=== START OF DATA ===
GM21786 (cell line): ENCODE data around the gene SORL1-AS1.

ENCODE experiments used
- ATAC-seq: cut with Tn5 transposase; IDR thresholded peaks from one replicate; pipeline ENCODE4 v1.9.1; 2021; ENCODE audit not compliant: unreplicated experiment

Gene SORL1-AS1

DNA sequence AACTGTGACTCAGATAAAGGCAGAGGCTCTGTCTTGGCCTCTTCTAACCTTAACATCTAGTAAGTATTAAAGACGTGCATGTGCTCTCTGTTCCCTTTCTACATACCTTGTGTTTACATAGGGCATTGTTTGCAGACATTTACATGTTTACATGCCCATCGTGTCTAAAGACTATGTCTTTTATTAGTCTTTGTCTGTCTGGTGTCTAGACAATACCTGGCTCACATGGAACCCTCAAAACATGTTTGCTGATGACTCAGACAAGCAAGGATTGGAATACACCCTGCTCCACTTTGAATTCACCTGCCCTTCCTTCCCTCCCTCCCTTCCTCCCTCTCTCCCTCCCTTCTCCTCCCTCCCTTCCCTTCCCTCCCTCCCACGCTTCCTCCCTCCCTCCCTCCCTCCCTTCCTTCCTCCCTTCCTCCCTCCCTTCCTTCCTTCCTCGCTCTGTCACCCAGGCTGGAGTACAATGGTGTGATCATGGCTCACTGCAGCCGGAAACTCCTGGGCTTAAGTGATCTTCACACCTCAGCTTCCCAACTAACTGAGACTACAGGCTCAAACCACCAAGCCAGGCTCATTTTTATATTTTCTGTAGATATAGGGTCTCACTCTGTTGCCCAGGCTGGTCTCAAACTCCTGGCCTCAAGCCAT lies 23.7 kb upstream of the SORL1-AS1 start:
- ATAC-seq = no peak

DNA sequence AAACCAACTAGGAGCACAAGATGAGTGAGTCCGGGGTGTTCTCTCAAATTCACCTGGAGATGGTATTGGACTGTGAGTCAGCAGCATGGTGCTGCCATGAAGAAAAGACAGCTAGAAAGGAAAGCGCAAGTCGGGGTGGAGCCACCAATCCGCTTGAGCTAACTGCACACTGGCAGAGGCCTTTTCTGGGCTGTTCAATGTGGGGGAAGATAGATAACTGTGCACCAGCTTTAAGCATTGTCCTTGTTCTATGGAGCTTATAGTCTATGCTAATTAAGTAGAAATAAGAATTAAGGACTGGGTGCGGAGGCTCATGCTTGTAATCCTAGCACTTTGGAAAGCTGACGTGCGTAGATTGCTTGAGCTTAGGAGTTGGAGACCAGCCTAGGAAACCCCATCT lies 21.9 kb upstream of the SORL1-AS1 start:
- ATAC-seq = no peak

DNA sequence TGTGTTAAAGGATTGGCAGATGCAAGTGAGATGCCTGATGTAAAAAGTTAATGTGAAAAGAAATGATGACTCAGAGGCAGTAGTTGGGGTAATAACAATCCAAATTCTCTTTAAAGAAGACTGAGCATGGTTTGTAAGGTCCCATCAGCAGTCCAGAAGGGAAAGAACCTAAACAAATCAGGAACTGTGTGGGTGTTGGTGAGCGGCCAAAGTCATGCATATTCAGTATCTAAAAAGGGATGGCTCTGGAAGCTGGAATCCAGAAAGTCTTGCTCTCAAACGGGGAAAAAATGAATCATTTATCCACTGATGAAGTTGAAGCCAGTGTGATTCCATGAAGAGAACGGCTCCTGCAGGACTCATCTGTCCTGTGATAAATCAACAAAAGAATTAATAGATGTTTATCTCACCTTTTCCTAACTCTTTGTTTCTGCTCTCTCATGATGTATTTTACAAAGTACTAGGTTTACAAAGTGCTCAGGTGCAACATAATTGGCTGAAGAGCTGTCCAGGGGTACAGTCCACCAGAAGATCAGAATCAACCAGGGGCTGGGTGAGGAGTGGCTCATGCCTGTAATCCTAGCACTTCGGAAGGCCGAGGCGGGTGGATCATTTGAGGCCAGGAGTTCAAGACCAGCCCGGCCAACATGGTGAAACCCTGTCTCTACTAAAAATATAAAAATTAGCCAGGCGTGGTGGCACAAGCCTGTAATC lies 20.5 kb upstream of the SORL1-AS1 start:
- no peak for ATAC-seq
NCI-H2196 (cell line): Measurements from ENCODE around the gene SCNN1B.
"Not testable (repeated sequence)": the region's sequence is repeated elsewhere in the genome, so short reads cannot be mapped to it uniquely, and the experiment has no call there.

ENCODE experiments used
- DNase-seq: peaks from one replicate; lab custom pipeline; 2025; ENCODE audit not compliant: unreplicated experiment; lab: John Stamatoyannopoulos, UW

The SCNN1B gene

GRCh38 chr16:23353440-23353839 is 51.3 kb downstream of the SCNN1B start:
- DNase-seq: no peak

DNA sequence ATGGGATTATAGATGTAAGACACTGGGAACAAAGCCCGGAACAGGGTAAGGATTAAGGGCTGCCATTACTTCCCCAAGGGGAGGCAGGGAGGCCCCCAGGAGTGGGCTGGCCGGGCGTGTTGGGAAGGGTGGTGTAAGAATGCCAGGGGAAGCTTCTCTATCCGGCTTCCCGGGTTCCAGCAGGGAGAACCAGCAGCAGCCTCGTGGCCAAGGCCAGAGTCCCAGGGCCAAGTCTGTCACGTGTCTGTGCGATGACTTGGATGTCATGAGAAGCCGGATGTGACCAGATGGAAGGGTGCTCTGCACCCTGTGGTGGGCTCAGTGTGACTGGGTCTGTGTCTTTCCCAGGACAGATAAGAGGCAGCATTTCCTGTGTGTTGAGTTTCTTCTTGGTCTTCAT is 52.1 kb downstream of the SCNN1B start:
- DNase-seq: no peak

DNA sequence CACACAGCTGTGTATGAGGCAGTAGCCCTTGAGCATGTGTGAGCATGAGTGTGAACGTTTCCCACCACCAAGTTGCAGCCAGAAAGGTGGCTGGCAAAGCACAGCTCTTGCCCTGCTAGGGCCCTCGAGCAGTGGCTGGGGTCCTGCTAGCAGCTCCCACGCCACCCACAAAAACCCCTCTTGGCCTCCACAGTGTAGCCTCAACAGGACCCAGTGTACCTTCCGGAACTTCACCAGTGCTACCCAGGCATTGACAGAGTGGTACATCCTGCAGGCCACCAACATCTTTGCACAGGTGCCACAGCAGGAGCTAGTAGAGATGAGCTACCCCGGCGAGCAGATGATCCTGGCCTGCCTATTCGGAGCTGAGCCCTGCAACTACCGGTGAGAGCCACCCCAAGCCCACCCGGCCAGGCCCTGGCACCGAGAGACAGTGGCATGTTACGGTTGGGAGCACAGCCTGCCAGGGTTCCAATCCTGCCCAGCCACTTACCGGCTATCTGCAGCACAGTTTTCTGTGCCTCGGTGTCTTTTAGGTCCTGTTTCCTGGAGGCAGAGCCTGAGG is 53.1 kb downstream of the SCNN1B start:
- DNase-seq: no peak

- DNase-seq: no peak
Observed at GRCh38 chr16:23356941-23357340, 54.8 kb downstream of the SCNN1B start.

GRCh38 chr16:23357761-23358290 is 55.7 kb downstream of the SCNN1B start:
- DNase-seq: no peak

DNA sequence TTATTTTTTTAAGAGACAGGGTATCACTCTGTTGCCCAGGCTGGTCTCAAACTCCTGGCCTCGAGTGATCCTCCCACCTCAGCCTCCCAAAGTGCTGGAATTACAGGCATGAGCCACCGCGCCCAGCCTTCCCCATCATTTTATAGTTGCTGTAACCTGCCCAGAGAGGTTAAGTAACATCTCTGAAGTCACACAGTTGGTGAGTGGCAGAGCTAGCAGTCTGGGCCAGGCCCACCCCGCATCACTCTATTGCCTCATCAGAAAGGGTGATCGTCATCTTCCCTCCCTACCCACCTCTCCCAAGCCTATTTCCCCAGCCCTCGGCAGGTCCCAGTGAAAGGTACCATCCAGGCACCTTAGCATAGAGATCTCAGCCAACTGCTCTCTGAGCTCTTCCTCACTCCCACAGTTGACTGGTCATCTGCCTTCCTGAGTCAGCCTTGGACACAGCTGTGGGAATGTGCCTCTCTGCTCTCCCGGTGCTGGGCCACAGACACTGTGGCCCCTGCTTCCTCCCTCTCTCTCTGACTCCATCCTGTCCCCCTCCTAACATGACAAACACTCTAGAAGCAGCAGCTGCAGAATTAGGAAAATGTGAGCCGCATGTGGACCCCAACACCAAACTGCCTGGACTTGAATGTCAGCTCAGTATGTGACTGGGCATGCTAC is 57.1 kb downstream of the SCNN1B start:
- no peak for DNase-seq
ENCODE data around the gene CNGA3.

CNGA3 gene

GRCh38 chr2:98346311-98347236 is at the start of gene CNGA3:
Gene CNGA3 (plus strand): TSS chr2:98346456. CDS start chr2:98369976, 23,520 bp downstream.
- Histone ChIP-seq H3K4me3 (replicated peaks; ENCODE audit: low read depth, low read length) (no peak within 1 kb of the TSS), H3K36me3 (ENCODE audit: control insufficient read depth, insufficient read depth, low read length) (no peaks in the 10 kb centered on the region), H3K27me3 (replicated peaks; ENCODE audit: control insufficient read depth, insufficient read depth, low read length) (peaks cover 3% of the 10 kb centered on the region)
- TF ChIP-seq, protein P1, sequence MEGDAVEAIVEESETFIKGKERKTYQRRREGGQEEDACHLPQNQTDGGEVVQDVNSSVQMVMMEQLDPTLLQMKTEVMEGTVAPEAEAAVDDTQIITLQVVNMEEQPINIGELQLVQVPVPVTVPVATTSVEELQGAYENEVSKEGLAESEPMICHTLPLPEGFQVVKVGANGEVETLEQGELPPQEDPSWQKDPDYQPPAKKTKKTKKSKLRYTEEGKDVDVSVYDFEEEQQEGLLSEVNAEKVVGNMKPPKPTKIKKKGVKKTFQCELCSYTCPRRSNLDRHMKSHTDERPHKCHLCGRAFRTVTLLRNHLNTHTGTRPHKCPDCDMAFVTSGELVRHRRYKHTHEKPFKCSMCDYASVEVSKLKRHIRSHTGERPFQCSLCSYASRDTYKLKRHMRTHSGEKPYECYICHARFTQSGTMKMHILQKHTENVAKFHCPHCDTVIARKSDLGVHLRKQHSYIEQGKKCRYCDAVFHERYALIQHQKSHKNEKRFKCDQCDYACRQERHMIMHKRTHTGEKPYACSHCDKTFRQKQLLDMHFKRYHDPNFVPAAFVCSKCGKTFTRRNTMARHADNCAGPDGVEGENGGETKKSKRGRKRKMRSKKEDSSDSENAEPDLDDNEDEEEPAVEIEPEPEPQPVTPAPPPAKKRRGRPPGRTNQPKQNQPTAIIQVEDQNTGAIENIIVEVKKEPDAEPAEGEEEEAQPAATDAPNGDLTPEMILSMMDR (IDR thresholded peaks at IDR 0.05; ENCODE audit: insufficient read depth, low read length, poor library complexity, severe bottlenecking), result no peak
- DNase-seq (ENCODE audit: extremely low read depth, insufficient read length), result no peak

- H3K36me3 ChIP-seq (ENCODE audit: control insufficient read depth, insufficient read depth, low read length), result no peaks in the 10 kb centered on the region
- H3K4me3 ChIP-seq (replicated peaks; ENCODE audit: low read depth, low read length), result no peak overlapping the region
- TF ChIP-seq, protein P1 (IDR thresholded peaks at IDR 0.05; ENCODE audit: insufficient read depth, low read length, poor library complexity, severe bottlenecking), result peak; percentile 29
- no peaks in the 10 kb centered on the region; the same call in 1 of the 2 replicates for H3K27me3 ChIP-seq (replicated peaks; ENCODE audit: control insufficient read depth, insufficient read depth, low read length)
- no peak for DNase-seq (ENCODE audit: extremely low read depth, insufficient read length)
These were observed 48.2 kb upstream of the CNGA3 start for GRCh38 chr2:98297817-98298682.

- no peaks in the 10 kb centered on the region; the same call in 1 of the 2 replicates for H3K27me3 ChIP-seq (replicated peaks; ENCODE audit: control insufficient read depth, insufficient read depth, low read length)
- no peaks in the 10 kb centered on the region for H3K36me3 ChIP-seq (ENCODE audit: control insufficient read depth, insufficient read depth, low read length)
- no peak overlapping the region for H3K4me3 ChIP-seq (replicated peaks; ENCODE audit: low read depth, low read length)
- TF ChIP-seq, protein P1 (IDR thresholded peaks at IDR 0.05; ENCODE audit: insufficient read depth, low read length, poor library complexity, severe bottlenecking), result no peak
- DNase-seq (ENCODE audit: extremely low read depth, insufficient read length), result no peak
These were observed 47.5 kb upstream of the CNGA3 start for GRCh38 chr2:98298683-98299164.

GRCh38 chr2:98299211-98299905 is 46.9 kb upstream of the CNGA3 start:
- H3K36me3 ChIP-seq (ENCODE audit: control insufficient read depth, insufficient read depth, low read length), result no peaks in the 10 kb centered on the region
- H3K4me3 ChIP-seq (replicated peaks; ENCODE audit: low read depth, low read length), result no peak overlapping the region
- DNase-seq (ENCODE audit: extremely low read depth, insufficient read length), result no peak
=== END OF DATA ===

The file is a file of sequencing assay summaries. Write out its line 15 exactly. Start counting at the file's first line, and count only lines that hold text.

The SCNN1B gene